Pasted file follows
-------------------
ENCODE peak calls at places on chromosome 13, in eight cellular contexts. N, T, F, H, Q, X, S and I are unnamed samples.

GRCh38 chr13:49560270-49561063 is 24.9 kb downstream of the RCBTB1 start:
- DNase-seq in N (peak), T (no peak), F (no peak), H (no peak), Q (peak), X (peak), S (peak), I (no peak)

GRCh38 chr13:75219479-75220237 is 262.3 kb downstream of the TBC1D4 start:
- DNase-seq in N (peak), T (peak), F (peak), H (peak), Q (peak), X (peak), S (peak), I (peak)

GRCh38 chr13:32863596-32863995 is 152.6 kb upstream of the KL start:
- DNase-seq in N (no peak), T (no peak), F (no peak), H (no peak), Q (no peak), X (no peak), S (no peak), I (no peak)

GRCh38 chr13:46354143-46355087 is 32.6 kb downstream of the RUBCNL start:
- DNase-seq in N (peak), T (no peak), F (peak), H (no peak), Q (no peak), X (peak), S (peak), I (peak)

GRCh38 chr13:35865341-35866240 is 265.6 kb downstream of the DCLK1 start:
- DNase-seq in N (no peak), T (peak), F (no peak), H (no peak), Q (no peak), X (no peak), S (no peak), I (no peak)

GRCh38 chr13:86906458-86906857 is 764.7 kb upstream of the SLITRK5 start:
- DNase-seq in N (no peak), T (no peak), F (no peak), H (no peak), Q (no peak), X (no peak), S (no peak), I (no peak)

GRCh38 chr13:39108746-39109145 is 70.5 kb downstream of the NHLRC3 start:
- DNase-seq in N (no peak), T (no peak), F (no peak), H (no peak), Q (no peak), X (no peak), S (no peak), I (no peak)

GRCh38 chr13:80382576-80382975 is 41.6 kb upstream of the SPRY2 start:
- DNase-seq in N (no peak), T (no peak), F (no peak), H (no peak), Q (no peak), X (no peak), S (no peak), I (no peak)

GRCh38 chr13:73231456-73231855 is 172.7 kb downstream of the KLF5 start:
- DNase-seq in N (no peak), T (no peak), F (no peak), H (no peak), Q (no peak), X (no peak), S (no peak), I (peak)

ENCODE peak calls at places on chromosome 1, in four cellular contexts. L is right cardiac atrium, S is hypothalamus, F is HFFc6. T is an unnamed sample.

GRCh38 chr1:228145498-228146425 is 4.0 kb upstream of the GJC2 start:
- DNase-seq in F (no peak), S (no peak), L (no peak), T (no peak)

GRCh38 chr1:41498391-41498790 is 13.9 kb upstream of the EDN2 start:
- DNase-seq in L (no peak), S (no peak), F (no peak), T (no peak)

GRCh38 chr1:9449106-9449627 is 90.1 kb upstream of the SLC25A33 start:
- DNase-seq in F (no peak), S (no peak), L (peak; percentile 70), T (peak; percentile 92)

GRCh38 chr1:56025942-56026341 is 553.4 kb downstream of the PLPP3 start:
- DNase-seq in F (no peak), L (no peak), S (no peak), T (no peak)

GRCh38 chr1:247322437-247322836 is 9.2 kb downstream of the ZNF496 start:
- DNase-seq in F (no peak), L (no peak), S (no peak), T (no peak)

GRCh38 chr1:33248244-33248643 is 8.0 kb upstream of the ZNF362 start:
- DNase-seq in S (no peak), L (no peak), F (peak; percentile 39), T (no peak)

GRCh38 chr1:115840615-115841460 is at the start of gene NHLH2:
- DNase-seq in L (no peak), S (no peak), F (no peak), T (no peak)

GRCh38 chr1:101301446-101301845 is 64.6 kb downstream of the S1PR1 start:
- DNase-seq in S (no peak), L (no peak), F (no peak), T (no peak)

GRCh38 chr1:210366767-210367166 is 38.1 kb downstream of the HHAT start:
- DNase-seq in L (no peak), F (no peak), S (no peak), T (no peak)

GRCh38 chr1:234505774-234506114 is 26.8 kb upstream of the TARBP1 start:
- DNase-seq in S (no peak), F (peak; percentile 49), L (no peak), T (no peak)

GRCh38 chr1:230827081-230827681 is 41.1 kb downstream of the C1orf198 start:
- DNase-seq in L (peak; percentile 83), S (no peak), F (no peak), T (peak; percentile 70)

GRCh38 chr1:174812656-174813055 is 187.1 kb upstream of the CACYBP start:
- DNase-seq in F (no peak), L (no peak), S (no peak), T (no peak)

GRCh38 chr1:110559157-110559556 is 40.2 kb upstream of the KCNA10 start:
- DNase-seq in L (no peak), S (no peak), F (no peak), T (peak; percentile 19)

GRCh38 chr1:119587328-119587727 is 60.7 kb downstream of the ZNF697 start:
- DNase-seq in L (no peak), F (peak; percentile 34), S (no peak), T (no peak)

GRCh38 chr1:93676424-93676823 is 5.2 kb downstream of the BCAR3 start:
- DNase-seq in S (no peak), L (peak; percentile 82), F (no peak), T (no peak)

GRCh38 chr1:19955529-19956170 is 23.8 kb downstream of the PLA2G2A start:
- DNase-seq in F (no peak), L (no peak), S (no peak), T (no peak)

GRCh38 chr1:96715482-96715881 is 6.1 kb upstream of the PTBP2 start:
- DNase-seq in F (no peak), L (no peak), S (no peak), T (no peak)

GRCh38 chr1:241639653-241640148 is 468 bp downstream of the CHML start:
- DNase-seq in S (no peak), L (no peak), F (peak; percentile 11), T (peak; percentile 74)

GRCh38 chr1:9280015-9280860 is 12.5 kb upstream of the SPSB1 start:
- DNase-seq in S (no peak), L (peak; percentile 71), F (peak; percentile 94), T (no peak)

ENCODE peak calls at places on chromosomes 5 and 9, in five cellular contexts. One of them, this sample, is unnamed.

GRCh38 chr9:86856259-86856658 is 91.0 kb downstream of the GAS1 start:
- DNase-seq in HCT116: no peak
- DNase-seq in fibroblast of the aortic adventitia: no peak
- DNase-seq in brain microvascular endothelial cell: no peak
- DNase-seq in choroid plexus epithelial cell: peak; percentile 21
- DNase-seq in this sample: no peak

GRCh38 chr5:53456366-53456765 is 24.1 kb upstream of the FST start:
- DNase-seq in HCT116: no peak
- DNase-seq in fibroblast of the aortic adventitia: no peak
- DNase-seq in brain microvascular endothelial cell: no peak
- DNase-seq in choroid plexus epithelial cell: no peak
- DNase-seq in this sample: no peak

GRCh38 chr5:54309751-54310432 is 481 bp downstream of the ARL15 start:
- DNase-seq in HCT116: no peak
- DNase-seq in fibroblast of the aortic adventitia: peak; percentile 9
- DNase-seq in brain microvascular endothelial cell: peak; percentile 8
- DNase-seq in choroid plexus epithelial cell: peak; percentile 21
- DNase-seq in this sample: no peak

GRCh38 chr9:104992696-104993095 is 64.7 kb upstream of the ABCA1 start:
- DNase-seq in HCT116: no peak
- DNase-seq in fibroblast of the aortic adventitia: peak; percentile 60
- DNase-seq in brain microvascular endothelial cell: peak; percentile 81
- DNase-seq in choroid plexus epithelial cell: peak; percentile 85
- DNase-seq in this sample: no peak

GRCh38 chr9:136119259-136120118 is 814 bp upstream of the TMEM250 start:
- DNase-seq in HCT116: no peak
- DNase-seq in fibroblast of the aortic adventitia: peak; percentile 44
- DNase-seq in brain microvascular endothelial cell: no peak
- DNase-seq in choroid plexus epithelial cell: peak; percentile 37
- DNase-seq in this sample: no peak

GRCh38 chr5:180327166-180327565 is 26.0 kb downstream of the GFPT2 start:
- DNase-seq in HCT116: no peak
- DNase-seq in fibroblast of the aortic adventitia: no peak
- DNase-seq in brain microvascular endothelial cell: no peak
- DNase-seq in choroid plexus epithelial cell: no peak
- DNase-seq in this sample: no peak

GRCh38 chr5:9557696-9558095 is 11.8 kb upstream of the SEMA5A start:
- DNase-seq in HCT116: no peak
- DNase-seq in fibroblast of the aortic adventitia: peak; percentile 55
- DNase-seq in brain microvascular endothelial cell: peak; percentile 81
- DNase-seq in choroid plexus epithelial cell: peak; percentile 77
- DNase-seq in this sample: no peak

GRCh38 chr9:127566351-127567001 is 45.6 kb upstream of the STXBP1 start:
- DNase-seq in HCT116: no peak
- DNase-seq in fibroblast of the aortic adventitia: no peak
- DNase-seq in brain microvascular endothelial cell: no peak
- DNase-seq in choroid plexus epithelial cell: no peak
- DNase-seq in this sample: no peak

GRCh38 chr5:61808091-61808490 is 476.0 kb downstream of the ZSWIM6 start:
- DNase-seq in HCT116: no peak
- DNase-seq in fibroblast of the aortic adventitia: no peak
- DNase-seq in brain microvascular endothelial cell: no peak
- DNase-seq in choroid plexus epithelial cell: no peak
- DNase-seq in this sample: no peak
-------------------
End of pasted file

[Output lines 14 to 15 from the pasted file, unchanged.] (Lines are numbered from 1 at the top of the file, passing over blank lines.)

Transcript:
GRCh38 chr13:39108746-39109145 is 70.5 kb downstream of the NHLRC3 start:
- DNase-seq in N (no peak), T (no peak), F (no peak), H (no peak), Q (no peak), X (no peak), S (no peak), I (no peak)